User experience management is the core of any modernization strategy. A transition to the cloud isn’t just about technology; it inevitably requires new workflows and new ways of thinking about the business, including how to deliver value to customers. With that in mind, it’s important to design customer journey maps that account for all the new value streams created by reaching this desired state in order to understand and prioritize change. Value streams will include all the actions, including changes to business processes and user behavior, that must be undertaken to maximize impact for stakeholders or customers. Align these actions with hardware, software, skills, and capability requirements to ensure the proper design of the new cloud infrastructure.
  3. Accurate cost estimates.
    Understanding the future cost of operations, including future build, management, modernization, and enhancement activities, requires assessing both visible and invisible costs. Visible costs will likely include expenses related to IT transformation, base computing requirements, data storage, and others that are either relatively fixed or easy to project. Invisible costs such as licensing, hidden network data transfer costs implemented by service providers, and expenses related to security and remediation might be harder to uncover but must be accounted for within the budget. The cost estimate should also include expenses that could be incurred indirectly as a result of system dependencies, management requirements, lost productivity, and other factors that could arise during (or as a result of) the migration.
  4. Policies around security and governance.
    Security is one of the most talked-about (and perhaps least understood) elements of cloud utilization in modern boardrooms. It should also be a top consideration during strategy development, as the organization needs to understand its immediate security obligations as a cloud customer as well as threats that could arise. The cloud is providing an exponentially larger attack surface for malicious actors, and the cloud infrastructure must be continuously monitored for vulnerabilities. Perimeter security, access policies, encryption usage, and user management policies might have to be updated and strengthened, and protecting certain IT and data components may require additional tools.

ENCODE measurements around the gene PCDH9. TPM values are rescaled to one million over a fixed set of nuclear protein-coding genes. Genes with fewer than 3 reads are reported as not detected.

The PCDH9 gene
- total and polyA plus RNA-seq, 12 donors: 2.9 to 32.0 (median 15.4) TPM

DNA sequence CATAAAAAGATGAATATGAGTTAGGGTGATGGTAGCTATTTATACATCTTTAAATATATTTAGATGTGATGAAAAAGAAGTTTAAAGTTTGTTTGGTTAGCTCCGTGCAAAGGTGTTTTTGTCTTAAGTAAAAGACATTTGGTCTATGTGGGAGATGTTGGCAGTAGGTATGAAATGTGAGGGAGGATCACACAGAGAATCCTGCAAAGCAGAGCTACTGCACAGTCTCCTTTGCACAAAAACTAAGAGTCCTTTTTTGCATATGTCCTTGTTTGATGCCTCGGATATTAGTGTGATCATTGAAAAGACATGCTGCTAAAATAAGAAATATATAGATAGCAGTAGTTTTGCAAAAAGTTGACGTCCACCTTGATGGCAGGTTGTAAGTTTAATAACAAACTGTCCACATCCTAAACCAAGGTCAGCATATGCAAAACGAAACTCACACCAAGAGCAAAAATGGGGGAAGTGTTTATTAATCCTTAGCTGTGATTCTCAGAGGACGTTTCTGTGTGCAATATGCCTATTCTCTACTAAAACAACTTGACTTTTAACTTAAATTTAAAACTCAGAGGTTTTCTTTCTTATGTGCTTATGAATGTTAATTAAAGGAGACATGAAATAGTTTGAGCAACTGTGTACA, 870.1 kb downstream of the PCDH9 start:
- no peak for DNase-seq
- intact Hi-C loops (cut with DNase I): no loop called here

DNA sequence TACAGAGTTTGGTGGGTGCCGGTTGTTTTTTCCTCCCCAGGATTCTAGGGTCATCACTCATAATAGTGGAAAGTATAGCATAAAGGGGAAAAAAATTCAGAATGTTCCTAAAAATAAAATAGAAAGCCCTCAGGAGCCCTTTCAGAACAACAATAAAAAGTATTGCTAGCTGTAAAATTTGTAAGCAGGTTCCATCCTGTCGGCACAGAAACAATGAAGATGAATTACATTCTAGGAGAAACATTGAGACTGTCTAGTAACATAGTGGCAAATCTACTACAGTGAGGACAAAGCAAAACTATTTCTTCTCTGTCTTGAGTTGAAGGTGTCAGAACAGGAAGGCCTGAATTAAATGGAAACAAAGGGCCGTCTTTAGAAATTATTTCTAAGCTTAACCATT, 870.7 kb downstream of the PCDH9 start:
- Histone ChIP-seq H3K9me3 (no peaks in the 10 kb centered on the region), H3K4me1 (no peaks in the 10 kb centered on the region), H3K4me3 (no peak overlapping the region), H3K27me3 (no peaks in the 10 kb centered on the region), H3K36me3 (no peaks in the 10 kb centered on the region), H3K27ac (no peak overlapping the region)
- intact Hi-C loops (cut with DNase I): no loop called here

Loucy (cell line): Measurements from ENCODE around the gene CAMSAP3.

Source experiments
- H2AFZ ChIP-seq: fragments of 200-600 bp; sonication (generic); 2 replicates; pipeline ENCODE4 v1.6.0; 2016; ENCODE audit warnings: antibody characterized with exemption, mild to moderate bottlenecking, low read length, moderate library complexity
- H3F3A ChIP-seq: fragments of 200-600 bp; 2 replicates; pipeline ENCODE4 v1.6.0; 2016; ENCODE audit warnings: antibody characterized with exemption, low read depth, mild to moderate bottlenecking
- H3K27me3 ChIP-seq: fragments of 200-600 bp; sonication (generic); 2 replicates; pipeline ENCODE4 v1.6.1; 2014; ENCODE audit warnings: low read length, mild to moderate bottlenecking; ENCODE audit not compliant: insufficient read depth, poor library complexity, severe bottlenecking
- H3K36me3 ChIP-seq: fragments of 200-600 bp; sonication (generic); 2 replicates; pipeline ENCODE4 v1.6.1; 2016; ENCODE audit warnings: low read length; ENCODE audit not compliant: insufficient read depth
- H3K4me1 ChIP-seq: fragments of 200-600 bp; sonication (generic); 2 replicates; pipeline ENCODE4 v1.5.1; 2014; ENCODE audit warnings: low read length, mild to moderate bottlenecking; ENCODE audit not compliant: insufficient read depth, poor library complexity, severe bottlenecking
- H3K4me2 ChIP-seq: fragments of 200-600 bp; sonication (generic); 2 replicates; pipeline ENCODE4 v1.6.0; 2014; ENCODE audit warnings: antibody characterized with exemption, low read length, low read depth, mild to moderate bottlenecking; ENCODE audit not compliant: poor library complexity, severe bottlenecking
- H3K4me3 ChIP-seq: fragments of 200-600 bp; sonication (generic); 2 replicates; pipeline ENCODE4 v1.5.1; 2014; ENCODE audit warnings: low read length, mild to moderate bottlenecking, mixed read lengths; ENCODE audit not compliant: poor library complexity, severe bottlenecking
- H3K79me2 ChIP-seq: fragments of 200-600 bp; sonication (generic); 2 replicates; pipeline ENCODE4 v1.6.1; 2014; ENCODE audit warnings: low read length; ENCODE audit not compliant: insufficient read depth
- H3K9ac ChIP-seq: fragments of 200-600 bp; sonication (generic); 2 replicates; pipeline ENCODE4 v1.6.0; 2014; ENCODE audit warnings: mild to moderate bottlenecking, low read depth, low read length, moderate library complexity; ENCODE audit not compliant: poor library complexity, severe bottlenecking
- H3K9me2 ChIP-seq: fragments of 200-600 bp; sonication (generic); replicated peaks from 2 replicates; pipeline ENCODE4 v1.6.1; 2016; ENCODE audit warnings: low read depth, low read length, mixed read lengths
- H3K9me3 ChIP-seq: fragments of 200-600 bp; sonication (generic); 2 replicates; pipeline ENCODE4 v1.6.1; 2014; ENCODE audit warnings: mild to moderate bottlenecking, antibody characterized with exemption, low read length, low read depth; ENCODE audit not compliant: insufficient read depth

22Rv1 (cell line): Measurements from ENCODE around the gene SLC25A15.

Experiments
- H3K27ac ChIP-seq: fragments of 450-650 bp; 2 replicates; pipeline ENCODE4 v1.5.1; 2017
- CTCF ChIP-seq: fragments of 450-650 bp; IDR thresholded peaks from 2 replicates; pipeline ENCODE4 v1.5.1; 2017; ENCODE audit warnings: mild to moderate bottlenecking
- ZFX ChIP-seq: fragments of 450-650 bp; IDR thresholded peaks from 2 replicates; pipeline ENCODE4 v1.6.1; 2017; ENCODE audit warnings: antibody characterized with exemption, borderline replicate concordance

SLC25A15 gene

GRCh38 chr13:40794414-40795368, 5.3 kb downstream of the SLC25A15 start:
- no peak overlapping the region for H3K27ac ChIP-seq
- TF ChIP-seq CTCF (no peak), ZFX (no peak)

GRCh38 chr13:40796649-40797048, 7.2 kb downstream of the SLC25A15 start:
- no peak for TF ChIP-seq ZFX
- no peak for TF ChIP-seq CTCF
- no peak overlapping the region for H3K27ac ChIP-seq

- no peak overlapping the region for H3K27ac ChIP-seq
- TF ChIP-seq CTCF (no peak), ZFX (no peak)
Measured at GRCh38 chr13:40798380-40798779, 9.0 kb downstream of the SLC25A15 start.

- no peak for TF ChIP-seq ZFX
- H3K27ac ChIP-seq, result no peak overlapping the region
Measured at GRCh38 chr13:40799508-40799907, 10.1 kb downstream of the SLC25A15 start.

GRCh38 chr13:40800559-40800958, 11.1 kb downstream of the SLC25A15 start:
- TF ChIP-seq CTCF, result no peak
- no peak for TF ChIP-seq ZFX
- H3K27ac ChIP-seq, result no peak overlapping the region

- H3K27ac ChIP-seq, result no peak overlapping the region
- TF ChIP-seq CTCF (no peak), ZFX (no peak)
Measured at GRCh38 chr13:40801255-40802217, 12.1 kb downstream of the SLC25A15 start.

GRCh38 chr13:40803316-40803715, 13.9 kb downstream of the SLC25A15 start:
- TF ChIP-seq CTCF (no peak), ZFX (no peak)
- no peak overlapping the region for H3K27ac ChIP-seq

5. Identified landing zones.
    The strategy should ultimately be aimed at implementing the right cloud environment for the workloads, technologies, and value streams that constitute the organization’s desired state. Prioritizing benefits like efficiency, scalability, cost, and security — along with outcomes like faster time to market and new product introductions — should inform infrastructure and application choices.

Over the past several years, cloud-native approaches have delivered such astounding improvements to operational agility and efficiency that they’ve allowed for the creation of new companies based on entirely new business models. Other companies have used the cloud to optimize their entire businesses around existing models, taking a giant leap ahead of competitors. Organizations beginning their own cloud journey should first focus on the business goals and outcomes behind it, then create the infrastructure that makes them possible.

Written by Nagendra Bandaru is president of Wipro’s iCORE global business line.